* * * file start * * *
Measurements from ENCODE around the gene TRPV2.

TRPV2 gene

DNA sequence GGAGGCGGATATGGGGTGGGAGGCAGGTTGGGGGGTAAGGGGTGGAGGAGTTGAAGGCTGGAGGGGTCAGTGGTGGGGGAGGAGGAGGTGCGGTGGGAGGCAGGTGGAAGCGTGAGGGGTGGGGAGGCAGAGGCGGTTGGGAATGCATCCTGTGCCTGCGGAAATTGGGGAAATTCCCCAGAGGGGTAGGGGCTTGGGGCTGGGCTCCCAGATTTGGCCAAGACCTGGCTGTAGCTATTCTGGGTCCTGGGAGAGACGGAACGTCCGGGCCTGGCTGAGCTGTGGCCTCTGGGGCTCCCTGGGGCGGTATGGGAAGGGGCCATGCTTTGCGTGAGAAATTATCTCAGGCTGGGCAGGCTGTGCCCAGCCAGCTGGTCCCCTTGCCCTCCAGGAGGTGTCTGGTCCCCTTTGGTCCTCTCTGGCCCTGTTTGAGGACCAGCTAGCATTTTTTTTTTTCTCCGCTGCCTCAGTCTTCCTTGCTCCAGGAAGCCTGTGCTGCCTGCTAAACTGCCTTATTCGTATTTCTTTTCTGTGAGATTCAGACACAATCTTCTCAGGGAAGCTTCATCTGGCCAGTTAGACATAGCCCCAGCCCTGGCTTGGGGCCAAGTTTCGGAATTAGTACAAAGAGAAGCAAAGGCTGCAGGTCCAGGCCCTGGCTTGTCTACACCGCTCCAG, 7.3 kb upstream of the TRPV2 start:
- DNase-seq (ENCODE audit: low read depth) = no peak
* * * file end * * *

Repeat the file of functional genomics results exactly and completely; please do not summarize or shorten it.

Measurements from ENCODE around the gene TRPV2.

TRPV2 gene

DNA sequence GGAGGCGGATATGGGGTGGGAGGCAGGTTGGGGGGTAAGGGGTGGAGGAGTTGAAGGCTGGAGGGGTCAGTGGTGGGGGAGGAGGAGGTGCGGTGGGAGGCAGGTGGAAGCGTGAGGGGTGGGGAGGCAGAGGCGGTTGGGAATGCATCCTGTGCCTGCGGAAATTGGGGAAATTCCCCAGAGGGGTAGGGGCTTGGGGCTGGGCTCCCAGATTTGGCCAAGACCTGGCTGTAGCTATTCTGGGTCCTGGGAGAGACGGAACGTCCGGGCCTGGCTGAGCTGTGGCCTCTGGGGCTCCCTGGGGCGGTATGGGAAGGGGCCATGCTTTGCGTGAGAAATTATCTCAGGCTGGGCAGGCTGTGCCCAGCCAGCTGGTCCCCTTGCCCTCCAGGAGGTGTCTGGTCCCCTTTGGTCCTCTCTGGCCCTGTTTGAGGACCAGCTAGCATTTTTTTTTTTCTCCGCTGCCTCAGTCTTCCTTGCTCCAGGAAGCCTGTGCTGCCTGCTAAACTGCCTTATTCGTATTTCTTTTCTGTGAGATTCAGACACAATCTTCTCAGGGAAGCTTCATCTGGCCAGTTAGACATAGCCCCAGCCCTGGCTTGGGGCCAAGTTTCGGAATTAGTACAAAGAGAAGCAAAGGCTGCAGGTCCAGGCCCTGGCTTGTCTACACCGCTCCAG, 7.3 kb upstream of the TRPV2 start:
- DNase-seq (ENCODE audit: low read depth) = no peak